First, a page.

The first Chinese drama I ever saw was “Novoland: Castle in the Sky” and it’s what jump-started my love of C-dramas, so when I saw the trailer for the Novoland-inspired The Legend of the Naga Pearl, it caught my attention. It also stars Crystal Zhang who was in my favorite comedy, “Go, Princess, Go”, and I’ve been wanting to see her again in something else. This is a visually stunning, fantasy and adventure movie about a thief, a detective and a prince who try to save their city, Uranopolis, from the apocalypse.
If you aren’t familiar with the Novoland book series, it’s been called the Chinese Lord of the Rings, though in this case there are about 30 books and 7 authors and it has inspired some TV series (including “Tribes and Empires” due out soon starring “Princess Agents” fave, Shawn Dou) as well as this movie. Novoland is a place populated by various beings, but in this movie, the focus is on the Humans and the Wingkind, a race of people who used to be able to fly, but, after a war with the humans, lost the Stardust Flower that made their wings possible.
Darren Wang (Our Times, Railroad Tigers) plays a thief and con man, Ni Kongkong, whose only friend is a strange, armadillo-like creature named Oka (the usual CGI pet that I think must be a SARFT requirement for all costume dramas). He has a mysterious, glowing gap in his hand that he covers up as it has been the source of much bullying when he was a child and soon it becomes clear that his goofiness and smart ass remarks cover up a world of pain and loneliness.
When he is busted by a client for selling her fake goods, he offers to make it up to her by doing a job for free, so she sends him to steal something from the King’s brother. Instead Kongkong ends up witnessing a break-in by some Wingkind baddies who are looking for an artifact for their boss, Vlad, who wants to kill all the humans and give the Wingkind back the power of flight. They end up killing everyone except for Kongkong who is able to sneak away undetected.
Overhearing their plans to find another valuable treasure in the mountains, he arrives there first and discovers a mysterious box that is somehow connected to his glowing hand. He also meets Raven (Crystal Zhang Tian Ai), a member of the King’s Tiger Bureau who investigate crimes. She has been kicked off the case because she is a Wingkind and her brother, Feng Xiao (played by Liu Jun Xiao who was the scheming Xue Lin in “The Castle in the Sky”) is in league with the bad guy. After fighting with her brother, she and Ni Kongkong end up being arrested by the Tiger Bureau.
They are set free by a disguised Prince Herley (Sheng Guan Sen, “China Style Relation”) who wants to prove himself to his father by taking down Vlad himself. The three end up forming a wary trio to try to find a way to destroy the Naga Pearl contained in the box before it can be used to destroy Uranopolis.
You can tell which Wingkind are the bad guys as they all have scarred or ghoul-like faces. Simon Yam plays Vlad who wants to avenge the Wingkind by exterminating the humans. Though he is the main bad guy, he actually gets less time on screen than Raven’s brother.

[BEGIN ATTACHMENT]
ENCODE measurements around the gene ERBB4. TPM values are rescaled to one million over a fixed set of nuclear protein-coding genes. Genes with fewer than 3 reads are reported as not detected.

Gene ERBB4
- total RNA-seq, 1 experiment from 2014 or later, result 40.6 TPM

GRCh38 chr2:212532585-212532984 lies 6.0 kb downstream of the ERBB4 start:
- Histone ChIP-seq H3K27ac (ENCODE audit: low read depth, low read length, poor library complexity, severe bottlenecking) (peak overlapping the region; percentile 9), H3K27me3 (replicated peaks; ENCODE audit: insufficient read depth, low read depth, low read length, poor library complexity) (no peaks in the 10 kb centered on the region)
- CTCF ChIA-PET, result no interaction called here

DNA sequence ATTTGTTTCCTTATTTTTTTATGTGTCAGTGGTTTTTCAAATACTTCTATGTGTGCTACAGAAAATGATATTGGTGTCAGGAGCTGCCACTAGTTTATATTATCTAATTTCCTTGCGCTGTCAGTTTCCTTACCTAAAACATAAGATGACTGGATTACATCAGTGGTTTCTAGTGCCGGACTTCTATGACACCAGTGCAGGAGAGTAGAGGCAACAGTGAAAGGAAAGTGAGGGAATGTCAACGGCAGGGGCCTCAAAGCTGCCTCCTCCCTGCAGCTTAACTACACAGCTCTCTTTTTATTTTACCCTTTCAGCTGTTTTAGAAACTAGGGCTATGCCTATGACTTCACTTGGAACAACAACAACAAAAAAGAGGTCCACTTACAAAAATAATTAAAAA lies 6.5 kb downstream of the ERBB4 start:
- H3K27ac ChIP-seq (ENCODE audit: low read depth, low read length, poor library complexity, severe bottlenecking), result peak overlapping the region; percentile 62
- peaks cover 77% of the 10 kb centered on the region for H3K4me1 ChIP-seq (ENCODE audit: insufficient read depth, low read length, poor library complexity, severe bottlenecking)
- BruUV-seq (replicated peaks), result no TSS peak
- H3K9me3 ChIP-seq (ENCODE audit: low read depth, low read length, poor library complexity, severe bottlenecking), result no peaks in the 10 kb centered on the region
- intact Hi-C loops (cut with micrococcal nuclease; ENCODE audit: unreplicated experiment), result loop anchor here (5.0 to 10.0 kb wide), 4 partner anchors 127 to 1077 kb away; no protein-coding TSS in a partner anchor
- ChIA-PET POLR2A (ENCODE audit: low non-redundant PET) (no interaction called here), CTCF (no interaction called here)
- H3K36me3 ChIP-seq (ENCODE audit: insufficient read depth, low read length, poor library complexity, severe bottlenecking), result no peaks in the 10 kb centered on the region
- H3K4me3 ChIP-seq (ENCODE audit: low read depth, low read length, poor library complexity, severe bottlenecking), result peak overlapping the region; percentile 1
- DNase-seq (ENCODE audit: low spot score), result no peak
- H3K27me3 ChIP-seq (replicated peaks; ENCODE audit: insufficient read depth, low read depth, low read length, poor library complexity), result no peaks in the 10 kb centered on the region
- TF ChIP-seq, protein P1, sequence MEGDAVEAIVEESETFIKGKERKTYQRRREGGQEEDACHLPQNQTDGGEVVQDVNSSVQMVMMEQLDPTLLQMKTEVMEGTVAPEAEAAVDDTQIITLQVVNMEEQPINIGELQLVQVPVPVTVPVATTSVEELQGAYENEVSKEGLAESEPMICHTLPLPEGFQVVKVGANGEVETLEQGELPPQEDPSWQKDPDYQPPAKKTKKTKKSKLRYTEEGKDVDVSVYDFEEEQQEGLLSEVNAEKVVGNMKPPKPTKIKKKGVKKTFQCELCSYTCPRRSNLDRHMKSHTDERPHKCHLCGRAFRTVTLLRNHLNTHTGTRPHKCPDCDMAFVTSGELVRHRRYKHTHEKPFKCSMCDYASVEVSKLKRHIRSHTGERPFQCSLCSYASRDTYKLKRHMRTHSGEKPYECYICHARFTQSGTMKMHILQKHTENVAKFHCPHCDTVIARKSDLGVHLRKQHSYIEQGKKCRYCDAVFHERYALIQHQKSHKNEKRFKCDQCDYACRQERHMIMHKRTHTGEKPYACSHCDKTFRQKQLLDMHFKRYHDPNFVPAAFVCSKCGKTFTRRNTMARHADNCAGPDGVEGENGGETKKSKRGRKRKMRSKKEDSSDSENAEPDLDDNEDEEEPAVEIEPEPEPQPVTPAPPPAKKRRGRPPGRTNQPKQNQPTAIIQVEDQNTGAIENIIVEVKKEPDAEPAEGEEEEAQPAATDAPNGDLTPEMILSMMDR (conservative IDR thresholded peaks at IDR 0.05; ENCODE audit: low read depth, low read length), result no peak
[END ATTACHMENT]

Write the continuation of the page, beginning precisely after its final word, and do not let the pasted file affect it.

I wish that this could have been a little more of a family drama with Liu Jun Xiao being the main baddie as it would have brought even more tension to the film’s climax as Raven attempts to save the world. I really enjoyed their story the most, especially watching the brother’s jealousy for his sister when she gets wings (and whom he thinks their father loved more) while she tries to convince him to switch sides because she still cares for him.
Rounding out the cast is Zhao Jian, another “Castle in the Sky” alum (the Regent), who has a more comedic part as a disgraced former palace guard who runs a gambling establishment in an unsavory part of Novoland, Hu Bing (“Ice Fantasy”, “Princess Agents”) in a smaller role as the King, and Du Yiheng (The Taking of Tiger Mountain) as the head of the Tiger Bureau who doesn’t know if he can trust Raven or not.
I loved Crystal Zhang as the Wingkind detective who wants to serve the King faithfully, but due to her race and her brother, she is treated like a bad guy instead. She does a great job conveying the pain from the loss of her father, who also advocated for peace between both sides, as well as her disappointment in her brother. She’s plays the straight man to Darren Wang’s flirtatious and clowning thief as she continues to save him from bad guys.
I enjoyed their combative relationship, but think it would have been better if they’d just left it that way with maybe just little hints that she might slowly be warming to him, rather than having her suddenly have feelings for him later as I didn’t quite buy them as a couple so quickly.
I thought the visual effects in this film were stunning and it made me enjoy watching the trio’s adventure even more with all the lush scenery. Based on the end credit scene, it looks like the producers are hoping to do a sequel, but I’m sure that will hinge on how well this movie does. Even though I didn’t think the leads had romantic chemistry, I did like them as partners trying to work together for the common good.